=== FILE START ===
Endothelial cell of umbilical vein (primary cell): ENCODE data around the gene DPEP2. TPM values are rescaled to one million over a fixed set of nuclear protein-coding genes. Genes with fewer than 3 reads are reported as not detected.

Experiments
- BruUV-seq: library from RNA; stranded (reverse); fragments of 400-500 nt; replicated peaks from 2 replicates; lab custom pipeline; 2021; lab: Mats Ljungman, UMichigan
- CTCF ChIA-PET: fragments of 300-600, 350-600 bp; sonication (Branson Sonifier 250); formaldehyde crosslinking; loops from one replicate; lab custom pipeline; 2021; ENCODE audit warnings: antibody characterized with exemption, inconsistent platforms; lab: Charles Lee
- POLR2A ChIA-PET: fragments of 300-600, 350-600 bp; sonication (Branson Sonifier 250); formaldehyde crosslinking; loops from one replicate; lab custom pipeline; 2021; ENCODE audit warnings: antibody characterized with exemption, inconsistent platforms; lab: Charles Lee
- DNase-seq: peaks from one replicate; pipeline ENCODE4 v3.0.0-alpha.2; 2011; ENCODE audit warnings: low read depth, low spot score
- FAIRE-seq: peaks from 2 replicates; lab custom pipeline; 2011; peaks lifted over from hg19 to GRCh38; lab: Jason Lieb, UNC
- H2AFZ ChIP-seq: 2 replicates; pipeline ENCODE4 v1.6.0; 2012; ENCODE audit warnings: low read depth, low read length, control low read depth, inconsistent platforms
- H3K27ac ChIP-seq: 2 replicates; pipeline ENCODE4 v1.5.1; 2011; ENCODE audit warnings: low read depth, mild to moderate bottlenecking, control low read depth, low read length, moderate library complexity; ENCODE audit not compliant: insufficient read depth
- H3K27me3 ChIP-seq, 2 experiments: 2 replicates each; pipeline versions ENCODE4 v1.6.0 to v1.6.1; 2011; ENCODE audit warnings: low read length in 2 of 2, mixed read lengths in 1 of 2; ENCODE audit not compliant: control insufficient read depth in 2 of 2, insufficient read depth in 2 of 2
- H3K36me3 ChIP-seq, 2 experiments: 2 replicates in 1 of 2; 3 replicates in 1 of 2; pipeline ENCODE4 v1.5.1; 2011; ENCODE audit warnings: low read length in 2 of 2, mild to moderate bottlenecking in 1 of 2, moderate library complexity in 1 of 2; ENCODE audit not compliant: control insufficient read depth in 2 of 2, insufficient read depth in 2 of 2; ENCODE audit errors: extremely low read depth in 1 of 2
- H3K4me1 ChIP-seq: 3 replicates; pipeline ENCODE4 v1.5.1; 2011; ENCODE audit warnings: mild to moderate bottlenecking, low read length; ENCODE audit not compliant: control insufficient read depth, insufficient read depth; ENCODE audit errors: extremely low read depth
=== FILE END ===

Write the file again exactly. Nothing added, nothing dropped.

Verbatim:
Endothelial cell of umbilical vein (primary cell): ENCODE data around the gene DPEP2. TPM values are rescaled to one million over a fixed set of nuclear protein-coding genes. Genes with fewer than 3 reads are reported as not detected.

Experiments
- BruUV-seq: library from RNA; stranded (reverse); fragments of 400-500 nt; replicated peaks from 2 replicates; lab custom pipeline; 2021; lab: Mats Ljungman, UMichigan
- CTCF ChIA-PET: fragments of 300-600, 350-600 bp; sonication (Branson Sonifier 250); formaldehyde crosslinking; loops from one replicate; lab custom pipeline; 2021; ENCODE audit warnings: antibody characterized with exemption, inconsistent platforms; lab: Charles Lee
- POLR2A ChIA-PET: fragments of 300-600, 350-600 bp; sonication (Branson Sonifier 250); formaldehyde crosslinking; loops from one replicate; lab custom pipeline; 2021; ENCODE audit warnings: antibody characterized with exemption, inconsistent platforms; lab: Charles Lee
- DNase-seq: peaks from one replicate; pipeline ENCODE4 v3.0.0-alpha.2; 2011; ENCODE audit warnings: low read depth, low spot score
- FAIRE-seq: peaks from 2 replicates; lab custom pipeline; 2011; peaks lifted over from hg19 to GRCh38; lab: Jason Lieb, UNC
- H2AFZ ChIP-seq: 2 replicates; pipeline ENCODE4 v1.6.0; 2012; ENCODE audit warnings: low read depth, low read length, control low read depth, inconsistent platforms
- H3K27ac ChIP-seq: 2 replicates; pipeline ENCODE4 v1.5.1; 2011; ENCODE audit warnings: low read depth, mild to moderate bottlenecking, control low read depth, low read length, moderate library complexity; ENCODE audit not compliant: insufficient read depth
- H3K27me3 ChIP-seq, 2 experiments: 2 replicates each; pipeline versions ENCODE4 v1.6.0 to v1.6.1; 2011; ENCODE audit warnings: low read length in 2 of 2, mixed read lengths in 1 of 2; ENCODE audit not compliant: control insufficient read depth in 2 of 2, insufficient read depth in 2 of 2
- H3K36me3 ChIP-seq, 2 experiments: 2 replicates in 1 of 2; 3 replicates in 1 of 2; pipeline ENCODE4 v1.5.1; 2011; ENCODE audit warnings: low read length in 2 of 2, mild to moderate bottlenecking in 1 of 2, moderate library complexity in 1 of 2; ENCODE audit not compliant: control insufficient read depth in 2 of 2, insufficient read depth in 2 of 2; ENCODE audit errors: extremely low read depth in 1 of 2
- H3K4me1 ChIP-seq: 3 replicates; pipeline ENCODE4 v1.5.1; 2011; ENCODE audit warnings: mild to moderate bottlenecking, low read length; ENCODE audit not compliant: control insufficient read depth, insufficient read depth; ENCODE audit errors: extremely low read depth